First Reading Opinions
Mexico City Bureau Chief for
Here’s the introduction to that piece
In the public park outside Mexico’s Senate is a small forest of cannabis. Volunteers are staging a plantón (a punning way to say “sit-in”) to spur lawmakers to legalise weed. They tend to the 1,000 or so plants on Tuesdays and Thursdays, spraying organic insect repellent and picking up leaves. One volunteer, Leopoldo Rivera, calls it “the first non-clandestine plantation” of marijuana in Mexico since the government banned it a century ago. The police did not uproot the seedlings in February, when the plantón began. Some plants are now three metres (ten feet) tall.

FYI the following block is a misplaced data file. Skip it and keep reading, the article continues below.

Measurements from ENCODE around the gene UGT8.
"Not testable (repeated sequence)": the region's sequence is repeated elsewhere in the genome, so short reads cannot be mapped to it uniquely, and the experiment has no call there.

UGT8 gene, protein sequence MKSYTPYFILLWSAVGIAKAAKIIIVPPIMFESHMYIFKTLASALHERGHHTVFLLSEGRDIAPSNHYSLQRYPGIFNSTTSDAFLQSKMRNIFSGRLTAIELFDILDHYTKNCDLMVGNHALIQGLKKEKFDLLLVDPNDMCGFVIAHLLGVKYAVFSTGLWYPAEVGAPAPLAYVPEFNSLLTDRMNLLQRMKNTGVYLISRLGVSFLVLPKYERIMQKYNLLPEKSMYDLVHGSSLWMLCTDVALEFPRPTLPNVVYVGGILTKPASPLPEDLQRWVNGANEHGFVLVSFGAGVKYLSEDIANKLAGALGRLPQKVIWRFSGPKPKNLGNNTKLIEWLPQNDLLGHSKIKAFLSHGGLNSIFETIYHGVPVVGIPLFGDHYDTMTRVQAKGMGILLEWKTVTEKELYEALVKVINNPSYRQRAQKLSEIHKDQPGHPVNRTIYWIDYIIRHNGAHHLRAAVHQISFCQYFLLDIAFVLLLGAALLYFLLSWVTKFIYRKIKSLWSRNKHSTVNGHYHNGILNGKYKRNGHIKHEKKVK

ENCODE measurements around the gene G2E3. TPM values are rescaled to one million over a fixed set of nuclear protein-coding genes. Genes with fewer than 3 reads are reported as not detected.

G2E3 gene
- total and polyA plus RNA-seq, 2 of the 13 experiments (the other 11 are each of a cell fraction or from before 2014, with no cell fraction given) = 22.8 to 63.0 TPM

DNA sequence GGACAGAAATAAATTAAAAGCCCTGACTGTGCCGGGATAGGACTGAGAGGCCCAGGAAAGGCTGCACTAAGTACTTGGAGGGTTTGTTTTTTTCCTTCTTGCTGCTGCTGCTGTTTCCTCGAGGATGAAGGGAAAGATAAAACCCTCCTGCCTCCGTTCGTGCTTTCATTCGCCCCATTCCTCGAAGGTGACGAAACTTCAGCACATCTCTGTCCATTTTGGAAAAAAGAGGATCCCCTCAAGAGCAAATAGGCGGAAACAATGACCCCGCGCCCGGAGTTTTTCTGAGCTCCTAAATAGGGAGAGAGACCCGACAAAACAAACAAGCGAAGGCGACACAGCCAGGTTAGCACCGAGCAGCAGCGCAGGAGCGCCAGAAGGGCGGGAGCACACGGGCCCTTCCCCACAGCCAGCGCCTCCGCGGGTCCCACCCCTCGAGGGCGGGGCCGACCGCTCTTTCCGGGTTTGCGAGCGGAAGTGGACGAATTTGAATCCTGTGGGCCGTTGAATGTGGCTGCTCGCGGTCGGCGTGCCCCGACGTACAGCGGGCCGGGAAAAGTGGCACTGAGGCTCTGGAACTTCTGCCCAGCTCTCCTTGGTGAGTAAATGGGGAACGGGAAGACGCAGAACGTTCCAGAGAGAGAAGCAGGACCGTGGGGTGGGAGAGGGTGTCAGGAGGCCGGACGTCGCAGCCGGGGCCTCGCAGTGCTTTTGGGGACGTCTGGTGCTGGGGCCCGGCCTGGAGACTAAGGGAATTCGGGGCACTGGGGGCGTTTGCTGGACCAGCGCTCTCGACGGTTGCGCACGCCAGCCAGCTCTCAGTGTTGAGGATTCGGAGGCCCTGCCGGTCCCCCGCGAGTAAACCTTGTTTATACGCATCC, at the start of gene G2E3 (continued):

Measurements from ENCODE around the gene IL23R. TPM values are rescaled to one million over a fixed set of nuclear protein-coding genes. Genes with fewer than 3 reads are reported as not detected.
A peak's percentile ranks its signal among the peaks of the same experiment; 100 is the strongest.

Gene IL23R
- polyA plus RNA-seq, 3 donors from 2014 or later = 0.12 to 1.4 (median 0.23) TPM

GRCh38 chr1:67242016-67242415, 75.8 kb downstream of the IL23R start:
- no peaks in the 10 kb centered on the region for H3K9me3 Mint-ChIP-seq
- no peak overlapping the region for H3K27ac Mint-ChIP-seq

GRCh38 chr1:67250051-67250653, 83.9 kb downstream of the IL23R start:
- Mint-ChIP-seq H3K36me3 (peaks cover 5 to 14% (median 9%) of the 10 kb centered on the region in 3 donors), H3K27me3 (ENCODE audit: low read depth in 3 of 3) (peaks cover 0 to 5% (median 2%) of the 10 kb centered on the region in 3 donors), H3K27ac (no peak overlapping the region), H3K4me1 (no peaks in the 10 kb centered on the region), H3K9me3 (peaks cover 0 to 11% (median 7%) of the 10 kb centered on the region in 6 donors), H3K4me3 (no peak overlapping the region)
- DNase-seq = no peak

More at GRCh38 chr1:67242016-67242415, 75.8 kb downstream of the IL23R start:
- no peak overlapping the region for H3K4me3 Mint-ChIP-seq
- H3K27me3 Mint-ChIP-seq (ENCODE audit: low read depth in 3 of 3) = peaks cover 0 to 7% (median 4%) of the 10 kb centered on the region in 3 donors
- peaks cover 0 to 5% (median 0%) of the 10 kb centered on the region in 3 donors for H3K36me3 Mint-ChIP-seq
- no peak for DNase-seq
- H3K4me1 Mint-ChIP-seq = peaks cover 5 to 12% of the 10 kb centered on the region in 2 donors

On November 19th the Senate began debating a bill that would make Mexico the third country in the world, after Uruguay and Canada, to legalise cannabis for recreational use nationwide. For Mexico, the change seems riskier. It was once the world’s largest producer of cannabis. Campaigners for legalisation are watching how it will go in a country where organised crime is strong, the rule of law is weak and much of the economy is undocumented.
Vote in Mexico brings world’s largest legal weed market one step closer